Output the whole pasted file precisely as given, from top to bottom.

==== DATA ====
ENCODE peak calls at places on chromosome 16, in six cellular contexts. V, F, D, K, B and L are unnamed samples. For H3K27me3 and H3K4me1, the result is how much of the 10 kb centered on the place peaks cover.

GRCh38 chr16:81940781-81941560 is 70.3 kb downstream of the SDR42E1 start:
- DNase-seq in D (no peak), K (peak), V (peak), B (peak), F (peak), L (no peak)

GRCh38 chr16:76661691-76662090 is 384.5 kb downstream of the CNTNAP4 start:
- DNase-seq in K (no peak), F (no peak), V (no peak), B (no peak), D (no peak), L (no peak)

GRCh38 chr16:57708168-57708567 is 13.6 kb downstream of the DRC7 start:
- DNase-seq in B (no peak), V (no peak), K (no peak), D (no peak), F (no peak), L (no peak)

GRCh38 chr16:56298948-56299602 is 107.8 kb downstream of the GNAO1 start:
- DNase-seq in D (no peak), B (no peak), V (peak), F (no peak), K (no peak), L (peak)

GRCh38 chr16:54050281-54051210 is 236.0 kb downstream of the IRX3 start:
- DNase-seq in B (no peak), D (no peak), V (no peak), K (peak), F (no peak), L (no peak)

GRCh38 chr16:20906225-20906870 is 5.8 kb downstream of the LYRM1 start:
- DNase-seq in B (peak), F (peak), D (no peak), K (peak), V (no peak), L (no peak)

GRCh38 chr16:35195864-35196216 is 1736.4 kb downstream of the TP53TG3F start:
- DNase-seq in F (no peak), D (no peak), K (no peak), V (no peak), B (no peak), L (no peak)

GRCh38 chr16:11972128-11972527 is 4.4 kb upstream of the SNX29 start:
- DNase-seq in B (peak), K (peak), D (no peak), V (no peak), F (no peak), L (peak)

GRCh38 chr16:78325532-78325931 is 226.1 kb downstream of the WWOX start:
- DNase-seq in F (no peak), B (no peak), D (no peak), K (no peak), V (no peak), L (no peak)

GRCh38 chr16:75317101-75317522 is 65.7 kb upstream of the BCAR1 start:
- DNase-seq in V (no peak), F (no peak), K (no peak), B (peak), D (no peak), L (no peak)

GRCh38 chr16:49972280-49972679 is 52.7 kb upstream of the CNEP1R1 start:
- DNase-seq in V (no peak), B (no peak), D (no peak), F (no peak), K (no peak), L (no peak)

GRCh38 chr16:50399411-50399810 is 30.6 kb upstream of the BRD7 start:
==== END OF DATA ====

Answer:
ENCODE peak calls at places on chromosome 16, in six cellular contexts. V, F, D, K, B and L are unnamed samples. For H3K27me3 and H3K4me1, the result is how much of the 10 kb centered on the place peaks cover.

GRCh38 chr16:81940781-81941560 is 70.3 kb downstream of the SDR42E1 start:
- DNase-seq in D (no peak), K (peak), V (peak), B (peak), F (peak), L (no peak)

GRCh38 chr16:76661691-76662090 is 384.5 kb downstream of the CNTNAP4 start:
- DNase-seq in K (no peak), F (no peak), V (no peak), B (no peak), D (no peak), L (no peak)

GRCh38 chr16:57708168-57708567 is 13.6 kb downstream of the DRC7 start:
- DNase-seq in B (no peak), V (no peak), K (no peak), D (no peak), F (no peak), L (no peak)

GRCh38 chr16:56298948-56299602 is 107.8 kb downstream of the GNAO1 start:
- DNase-seq in D (no peak), B (no peak), V (peak), F (no peak), K (no peak), L (peak)

GRCh38 chr16:54050281-54051210 is 236.0 kb downstream of the IRX3 start:
- DNase-seq in B (no peak), D (no peak), V (no peak), K (peak), F (no peak), L (no peak)

GRCh38 chr16:20906225-20906870 is 5.8 kb downstream of the LYRM1 start:
- DNase-seq in B (peak), F (peak), D (no peak), K (peak), V (no peak), L (no peak)

GRCh38 chr16:35195864-35196216 is 1736.4 kb downstream of the TP53TG3F start:
- DNase-seq in F (no peak), D (no peak), K (no peak), V (no peak), B (no peak), L (no peak)

GRCh38 chr16:11972128-11972527 is 4.4 kb upstream of the SNX29 start:
- DNase-seq in B (peak), K (peak), D (no peak), V (no peak), F (no peak), L (peak)

GRCh38 chr16:78325532-78325931 is 226.1 kb downstream of the WWOX start:
- DNase-seq in F (no peak), B (no peak), D (no peak), K (no peak), V (no peak), L (no peak)

GRCh38 chr16:75317101-75317522 is 65.7 kb upstream of the BCAR1 start:
- DNase-seq in V (no peak), F (no peak), K (no peak), B (peak), D (no peak), L (no peak)

GRCh38 chr16:49972280-49972679 is 52.7 kb upstream of the CNEP1R1 start:
- DNase-seq in V (no peak), B (no peak), D (no peak), F (no peak), K (no peak), L (no peak)

GRCh38 chr16:50399411-50399810 is 30.6 kb upstream of the BRD7 start: